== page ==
The Quattroporte is a little slower in Q4 form than with the V8, in both the real world and in theory. It loses a little on in-gear acceleration, but makes up for it on being stubbornly grippy from a standing start and out of corners.
That brings us to the good and bad of the Quattroporte's upgrades. Good, because they were desperately needed to climb up to the segment's baseline. Bad because it only gets to the baseline on paper with some technologies and in no area does it blow past it.
The active cruise control, for example, feels a generation behind the intuitive system Audi just debuted in its Q7 and A4 and the one BMW uses in its newest 7 Series. Those systems show off their software coding by re-accelerating the instant something moves out of the way; the Quattroporte needs to wait until the car/truck/bus has long gone before punching the throttle again. It can be a bit infuriating. Still, the system brakes the car to a stop and, if things get moving again within a few seconds, accelerates away again without driver intervention.
Then there are the optional 360-degree and reversing cameras. Yes, they're there and they're helpful when you're parking a car this size, but the images projected on the new 8.4-inch multimedia screen are forgot-my-glasses fuzzy compared to what the Germans offer. That makes park-by-screen less accurate than it needs to be. Self-parking and any other steering-based assist systems are still absent because they require an electric power steering system the Quattroporte doesn't have.
It mates the multimedia screen with mirroring systems for Apple's CarPlay and Android Auto but it has slots for just a single USB connector and an SD card (remember them?). It uses the same double-decker scrolling system as the Levante and it manages the whole shooting match, from the seat heating and cooling to the audio to the navigation to the rolling wifi hotspot.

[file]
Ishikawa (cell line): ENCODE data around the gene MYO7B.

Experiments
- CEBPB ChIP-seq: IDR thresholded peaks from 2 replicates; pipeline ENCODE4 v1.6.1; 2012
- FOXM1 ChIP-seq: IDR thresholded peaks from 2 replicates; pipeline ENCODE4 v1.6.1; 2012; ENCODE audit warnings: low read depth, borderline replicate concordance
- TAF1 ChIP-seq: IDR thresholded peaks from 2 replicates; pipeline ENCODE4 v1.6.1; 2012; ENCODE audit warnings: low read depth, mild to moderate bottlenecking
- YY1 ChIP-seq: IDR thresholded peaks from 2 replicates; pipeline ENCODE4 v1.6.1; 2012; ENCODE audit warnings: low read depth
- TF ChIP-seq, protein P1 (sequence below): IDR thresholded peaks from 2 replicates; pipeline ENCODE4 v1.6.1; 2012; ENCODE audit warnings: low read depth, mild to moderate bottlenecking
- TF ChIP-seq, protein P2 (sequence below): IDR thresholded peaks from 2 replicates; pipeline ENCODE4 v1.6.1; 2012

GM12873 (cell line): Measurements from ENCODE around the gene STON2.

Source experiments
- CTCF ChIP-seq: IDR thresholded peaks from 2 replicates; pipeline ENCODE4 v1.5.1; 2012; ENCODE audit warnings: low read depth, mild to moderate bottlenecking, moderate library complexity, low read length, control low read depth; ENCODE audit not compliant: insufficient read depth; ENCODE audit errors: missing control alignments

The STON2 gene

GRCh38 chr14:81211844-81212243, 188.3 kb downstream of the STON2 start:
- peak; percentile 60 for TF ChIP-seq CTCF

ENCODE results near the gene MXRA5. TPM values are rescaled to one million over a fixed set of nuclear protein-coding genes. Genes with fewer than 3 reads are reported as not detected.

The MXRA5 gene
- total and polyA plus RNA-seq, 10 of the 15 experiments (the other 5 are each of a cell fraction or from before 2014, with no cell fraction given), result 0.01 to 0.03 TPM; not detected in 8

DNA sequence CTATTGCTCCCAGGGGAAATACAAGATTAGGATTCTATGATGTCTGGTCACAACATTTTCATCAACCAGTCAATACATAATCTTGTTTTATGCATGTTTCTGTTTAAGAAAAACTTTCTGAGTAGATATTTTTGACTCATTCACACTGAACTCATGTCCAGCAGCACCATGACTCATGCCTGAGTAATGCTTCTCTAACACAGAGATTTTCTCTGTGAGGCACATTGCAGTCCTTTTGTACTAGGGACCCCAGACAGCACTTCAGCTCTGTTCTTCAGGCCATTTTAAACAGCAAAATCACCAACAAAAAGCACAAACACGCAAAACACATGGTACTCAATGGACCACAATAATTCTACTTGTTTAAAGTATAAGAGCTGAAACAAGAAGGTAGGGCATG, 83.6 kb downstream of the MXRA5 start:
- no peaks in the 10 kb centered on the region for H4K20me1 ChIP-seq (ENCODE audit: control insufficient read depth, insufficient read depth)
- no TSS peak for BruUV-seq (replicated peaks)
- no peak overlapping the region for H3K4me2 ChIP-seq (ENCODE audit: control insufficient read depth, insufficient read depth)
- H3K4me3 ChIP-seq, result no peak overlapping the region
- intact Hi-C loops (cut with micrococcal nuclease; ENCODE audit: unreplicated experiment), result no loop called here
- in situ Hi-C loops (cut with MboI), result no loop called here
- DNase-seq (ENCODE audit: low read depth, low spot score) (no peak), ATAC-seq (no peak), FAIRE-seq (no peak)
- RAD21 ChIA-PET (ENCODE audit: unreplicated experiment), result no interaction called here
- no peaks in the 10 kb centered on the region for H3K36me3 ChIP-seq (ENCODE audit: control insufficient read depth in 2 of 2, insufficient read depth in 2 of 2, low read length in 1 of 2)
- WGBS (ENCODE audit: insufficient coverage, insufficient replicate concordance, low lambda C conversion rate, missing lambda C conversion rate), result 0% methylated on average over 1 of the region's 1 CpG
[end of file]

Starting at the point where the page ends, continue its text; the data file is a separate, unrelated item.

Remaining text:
It's delivered the option of 10.2-inch LCD screens in the rear so the kids can watch either shared or unique content and they've thoughtfully delivered a remote control unit to drive it all, on the assumption that anybody who hasn't played in the NBA won't be able to reach the back of the front seats.
The navigation seems to be the weak link, with our car's screen freezing four times, once for 10 minutes, and then returning only to tell us we were driving in the Tyrrhenian Sea. That's partly offset by the Quattroporte running a level of style and class in the interior that even the clearly higher consumer technology of the Germans can't match. Maserati's hand-stitched leather interiors are exquisite, and the aluminum shift paddles are compellingly touchable, while the GranLusso runs (optional) silk trim for the seat and doors.
There are jarring notes, though, with the chrome plastic trim pieces across the air vents and instrument cluster looking and feeling far from premium, the cup holder's cover closing with an undamped clunk, and the roof lining flexing flimsily when you use the buttons Maserati has left up there.
At its core, the Quattoporte is a solidly good car, but it always was. It just lacked the kind of technology that buyers of big German sedans took for granted. Now that it has that tech (most of it, at least), it's a much more credible contender. It's just a shame it's not better in some areas that seem pretty visible, because the core of the car deserves it.